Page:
Interning at the Ebenezer Maxwell Mansion in Germantown, Pa.
by Katie Beers
It was the summer of 2007 and I had just graduated from Temple University with a history degree. I had created a fantasy that, armed with my bachelor’s degree, I would go right into working in collections at one of the many museums in Philadelphia. Maybe I would wear a lab coat and dust things! Even after four years at a university, the fantasy remained pretty scant on details.
It turned out — as things tend to turn out for fresh-faced graduates — that museum jobs requiring only a bachelor’s degree are so few and far between that they’re practically nonexistent. But I hadn’t realized that yet. I was young, happy, and had a full-time job at Whole Foods that allowed me to make enough money to pay my bills and go out drinking whenever I wanted. This was just going to be my “paying the bills” job while I looked for a “real job.” Since I couldn’t get a job at a museum, I settled on an internship.
The internship was at the Ebenezer Maxwell Mansion in Germantown, Pa. and it was big, old, musty, and awesome. The stone mansion was built in 1859 by its namesake Ebenezer Maxwell, a gentleman who made his fortune in textiles. It’s two and a half stories tall, with a three-story tower, multiple porches, a garden out back, and one of those bell systems for the servants like they have in Cinderella and Downton Abbey. It’s truly a beautiful and gothic building. (True story: This mansion served as the inspiration for the mansion used in the original Addams Family.) Rotten, damaged and unused, the building was almost torn down and turned into a gas station in the ’70s until a group of locals got together, raised some money, and saved it. It was then renovated with floors, carpets, furniture, even wallpaper from the time period. It was gorgeous and I loved it.
The internship I had wasn’t really an internship as much as it was free labor, or just plain old volunteer work. There was no pay and no course credits offered, but it was advertised as an internship and I looked at it as a resume builder — a stepping stone to my future career. Had the work been miserable or boring I probably would have quit, but as it turned out the work we did was my favorite thing to do: touch old stuff. That stuff included cast iron pots and pans, opera glasses, furniture with claw feet and golden inlays, fainting couches, hats with peacock feathers sprouting out of the top, wooden beds that still used ropes to support the mattress (that’s where the “sleep tight” part of that phrase comes from), dollhouses and lots and lots of beautiful and ornate dresses. Everything was mine to touch, to hold up to the light and move this way and that, and well, if we’re being perfectly honest, to play with.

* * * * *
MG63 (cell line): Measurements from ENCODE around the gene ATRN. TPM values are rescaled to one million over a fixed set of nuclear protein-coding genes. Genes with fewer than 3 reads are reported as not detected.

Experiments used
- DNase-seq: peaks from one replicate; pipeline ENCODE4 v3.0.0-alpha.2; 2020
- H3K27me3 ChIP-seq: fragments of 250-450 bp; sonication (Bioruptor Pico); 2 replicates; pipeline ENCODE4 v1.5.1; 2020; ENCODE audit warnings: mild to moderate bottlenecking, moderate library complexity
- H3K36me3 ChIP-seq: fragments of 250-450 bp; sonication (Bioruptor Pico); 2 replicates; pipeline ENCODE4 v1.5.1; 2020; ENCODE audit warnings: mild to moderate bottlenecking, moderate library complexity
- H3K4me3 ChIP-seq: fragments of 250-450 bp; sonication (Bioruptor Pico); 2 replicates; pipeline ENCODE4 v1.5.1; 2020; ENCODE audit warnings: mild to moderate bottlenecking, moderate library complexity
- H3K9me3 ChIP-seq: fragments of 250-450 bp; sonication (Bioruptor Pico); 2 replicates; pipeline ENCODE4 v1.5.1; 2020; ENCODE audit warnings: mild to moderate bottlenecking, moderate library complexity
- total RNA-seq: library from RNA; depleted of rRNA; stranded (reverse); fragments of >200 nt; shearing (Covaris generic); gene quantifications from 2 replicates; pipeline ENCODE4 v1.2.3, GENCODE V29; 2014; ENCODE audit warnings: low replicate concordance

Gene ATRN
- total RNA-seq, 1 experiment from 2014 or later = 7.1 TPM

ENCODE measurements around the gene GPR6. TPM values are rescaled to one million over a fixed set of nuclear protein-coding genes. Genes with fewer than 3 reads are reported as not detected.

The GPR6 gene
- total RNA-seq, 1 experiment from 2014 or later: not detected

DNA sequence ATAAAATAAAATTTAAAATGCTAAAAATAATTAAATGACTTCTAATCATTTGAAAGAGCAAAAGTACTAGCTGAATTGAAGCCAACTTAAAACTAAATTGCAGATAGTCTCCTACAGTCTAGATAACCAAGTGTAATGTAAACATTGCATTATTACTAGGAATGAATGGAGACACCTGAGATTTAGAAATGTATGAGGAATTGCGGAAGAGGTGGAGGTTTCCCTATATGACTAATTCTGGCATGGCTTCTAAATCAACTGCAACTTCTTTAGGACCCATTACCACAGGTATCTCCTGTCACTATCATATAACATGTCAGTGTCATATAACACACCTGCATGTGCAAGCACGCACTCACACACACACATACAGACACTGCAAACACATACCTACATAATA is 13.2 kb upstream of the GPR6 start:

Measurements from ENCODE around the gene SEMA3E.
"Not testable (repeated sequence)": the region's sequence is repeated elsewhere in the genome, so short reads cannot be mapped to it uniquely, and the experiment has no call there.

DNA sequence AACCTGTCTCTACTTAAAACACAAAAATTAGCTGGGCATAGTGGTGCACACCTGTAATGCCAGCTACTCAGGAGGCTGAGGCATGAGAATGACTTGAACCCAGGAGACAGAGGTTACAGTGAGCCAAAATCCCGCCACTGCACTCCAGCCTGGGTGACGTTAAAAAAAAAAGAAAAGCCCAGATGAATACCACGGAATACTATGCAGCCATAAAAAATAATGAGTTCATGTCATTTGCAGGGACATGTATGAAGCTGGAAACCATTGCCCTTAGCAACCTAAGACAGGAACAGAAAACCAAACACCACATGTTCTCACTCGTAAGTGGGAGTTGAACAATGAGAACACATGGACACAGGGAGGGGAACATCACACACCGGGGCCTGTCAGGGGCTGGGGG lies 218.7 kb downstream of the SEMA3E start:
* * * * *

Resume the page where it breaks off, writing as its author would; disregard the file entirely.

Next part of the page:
We were a motley crew. My fellow interns were an Orthodox Jewish man who was my age and a woman 10 years older who had just returned home from the West Coast. Every Tuesday I would take the regional rail and walk three blocks to the mansion. Once there my fellow interns and I would put on our white gloves (like the kind magicians wear) so our oily fingers wouldn’t stain anything, pick up a 100-year-old doll, place it on a white sheet and take pictures of it, updating the museum’s collection for the digital age. The older woman actually had museum experience, so she became our de facto leader. She explained why we had to wear the white gloves, how you should never actually move the moving parts of older toys, how to work with antique fabrics and other fascinating tidbits.
We found forgotten, odd treasures that had been left in the dresser drawers of girls who had died over a century ago: Victorian Opera glasses, jewelry boxes made out of seashells, and sentimental hair art displayed in shadowboxes — strange pieces of art which were created from the hair of people long since dead, their tresses pulled out of combs and brushes and then spun into flower shapes and hung on the wall. I once reached up to a high shelf, felt something fuzzy, and then realized I was holding a dead mouse, but that was only once and I didn’t get the hantavirus so I put that experience in the win column.
It lasted a summer and then it was over. In truth, I lost money since I had to pay to take the train out to Germantown every day. Within a few years I accepted the fact that working in museum wasn’t the path for me. But would I take it back? Never. I had so much fun and made friends that I still keep in touch. I learned a great deal and even though what I learned doesn’t relate to my current career at all and while it didn’t turn out to be the resumes builder I hoped it would be, it still made for some good stories.
Katie Beers lives, works, and writes in Philadelphia. She is a lifelong creative writer and has many angst-ridden journals from adolescence to back this up. Photo: Wikimedia Commons
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